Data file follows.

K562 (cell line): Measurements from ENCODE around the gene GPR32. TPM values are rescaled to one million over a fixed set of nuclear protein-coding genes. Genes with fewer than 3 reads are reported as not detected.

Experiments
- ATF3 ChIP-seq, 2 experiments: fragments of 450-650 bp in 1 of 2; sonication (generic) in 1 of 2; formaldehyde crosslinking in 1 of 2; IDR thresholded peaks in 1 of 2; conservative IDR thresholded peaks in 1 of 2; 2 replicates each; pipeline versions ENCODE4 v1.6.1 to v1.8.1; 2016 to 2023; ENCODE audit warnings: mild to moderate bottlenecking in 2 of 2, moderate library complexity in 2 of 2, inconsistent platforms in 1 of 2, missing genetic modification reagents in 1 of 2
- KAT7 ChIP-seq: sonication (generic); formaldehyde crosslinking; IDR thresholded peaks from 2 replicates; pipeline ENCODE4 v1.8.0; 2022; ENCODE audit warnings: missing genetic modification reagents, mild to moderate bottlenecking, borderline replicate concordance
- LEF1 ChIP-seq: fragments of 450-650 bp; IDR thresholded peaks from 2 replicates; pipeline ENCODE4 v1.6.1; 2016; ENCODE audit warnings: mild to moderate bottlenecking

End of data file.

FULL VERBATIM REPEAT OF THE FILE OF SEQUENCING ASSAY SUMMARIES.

K562 (cell line): Measurements from ENCODE around the gene GPR32. TPM values are rescaled to one million over a fixed set of nuclear protein-coding genes. Genes with fewer than 3 reads are reported as not detected.

Experiments
- ATF3 ChIP-seq, 2 experiments: fragments of 450-650 bp in 1 of 2; sonication (generic) in 1 of 2; formaldehyde crosslinking in 1 of 2; IDR thresholded peaks in 1 of 2; conservative IDR thresholded peaks in 1 of 2; 2 replicates each; pipeline versions ENCODE4 v1.6.1 to v1.8.1; 2016 to 2023; ENCODE audit warnings: mild to moderate bottlenecking in 2 of 2, moderate library complexity in 2 of 2, inconsistent platforms in 1 of 2, missing genetic modification reagents in 1 of 2
- KAT7 ChIP-seq: sonication (generic); formaldehyde crosslinking; IDR thresholded peaks from 2 replicates; pipeline ENCODE4 v1.8.0; 2022; ENCODE audit warnings: missing genetic modification reagents, mild to moderate bottlenecking, borderline replicate concordance
- LEF1 ChIP-seq: fragments of 450-650 bp; IDR thresholded peaks from 2 replicates; pipeline ENCODE4 v1.6.1; 2016; ENCODE audit warnings: mild to moderate bottlenecking